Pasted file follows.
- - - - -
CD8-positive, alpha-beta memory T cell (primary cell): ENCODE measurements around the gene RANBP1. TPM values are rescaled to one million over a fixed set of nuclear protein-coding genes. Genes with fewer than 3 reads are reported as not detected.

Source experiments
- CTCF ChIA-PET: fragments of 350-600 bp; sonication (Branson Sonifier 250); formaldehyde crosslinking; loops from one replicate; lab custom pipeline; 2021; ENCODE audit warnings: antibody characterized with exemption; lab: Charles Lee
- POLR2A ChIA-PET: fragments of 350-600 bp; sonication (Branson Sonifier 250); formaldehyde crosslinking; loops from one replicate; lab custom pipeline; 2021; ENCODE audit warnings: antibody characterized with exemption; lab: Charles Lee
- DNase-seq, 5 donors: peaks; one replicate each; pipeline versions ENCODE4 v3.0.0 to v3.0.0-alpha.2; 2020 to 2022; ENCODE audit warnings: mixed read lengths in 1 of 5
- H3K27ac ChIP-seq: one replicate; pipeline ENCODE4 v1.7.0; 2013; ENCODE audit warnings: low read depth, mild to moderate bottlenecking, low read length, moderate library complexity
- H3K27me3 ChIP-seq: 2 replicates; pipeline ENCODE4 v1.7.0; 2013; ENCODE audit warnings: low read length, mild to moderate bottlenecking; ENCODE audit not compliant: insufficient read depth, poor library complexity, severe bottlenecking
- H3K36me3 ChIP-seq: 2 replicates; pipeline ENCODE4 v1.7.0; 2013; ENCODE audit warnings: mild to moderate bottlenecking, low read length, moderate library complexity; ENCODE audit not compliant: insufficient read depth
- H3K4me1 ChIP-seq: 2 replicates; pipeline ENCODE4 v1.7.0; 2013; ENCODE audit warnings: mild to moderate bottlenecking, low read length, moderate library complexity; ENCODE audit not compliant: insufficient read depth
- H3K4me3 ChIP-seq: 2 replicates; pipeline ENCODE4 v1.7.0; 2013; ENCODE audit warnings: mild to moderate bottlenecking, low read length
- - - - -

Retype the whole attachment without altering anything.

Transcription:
CD8-positive, alpha-beta memory T cell (primary cell): ENCODE measurements around the gene RANBP1. TPM values are rescaled to one million over a fixed set of nuclear protein-coding genes. Genes with fewer than 3 reads are reported as not detected.

Source experiments
- CTCF ChIA-PET: fragments of 350-600 bp; sonication (Branson Sonifier 250); formaldehyde crosslinking; loops from one replicate; lab custom pipeline; 2021; ENCODE audit warnings: antibody characterized with exemption; lab: Charles Lee
- POLR2A ChIA-PET: fragments of 350-600 bp; sonication (Branson Sonifier 250); formaldehyde crosslinking; loops from one replicate; lab custom pipeline; 2021; ENCODE audit warnings: antibody characterized with exemption; lab: Charles Lee
- DNase-seq, 5 donors: peaks; one replicate each; pipeline versions ENCODE4 v3.0.0 to v3.0.0-alpha.2; 2020 to 2022; ENCODE audit warnings: mixed read lengths in 1 of 5
- H3K27ac ChIP-seq: one replicate; pipeline ENCODE4 v1.7.0; 2013; ENCODE audit warnings: low read depth, mild to moderate bottlenecking, low read length, moderate library complexity
- H3K27me3 ChIP-seq: 2 replicates; pipeline ENCODE4 v1.7.0; 2013; ENCODE audit warnings: low read length, mild to moderate bottlenecking; ENCODE audit not compliant: insufficient read depth, poor library complexity, severe bottlenecking
- H3K36me3 ChIP-seq: 2 replicates; pipeline ENCODE4 v1.7.0; 2013; ENCODE audit warnings: mild to moderate bottlenecking, low read length, moderate library complexity; ENCODE audit not compliant: insufficient read depth
- H3K4me1 ChIP-seq: 2 replicates; pipeline ENCODE4 v1.7.0; 2013; ENCODE audit warnings: mild to moderate bottlenecking, low read length, moderate library complexity; ENCODE audit not compliant: insufficient read depth
- H3K4me3 ChIP-seq: 2 replicates; pipeline ENCODE4 v1.7.0; 2013; ENCODE audit warnings: mild to moderate bottlenecking, low read length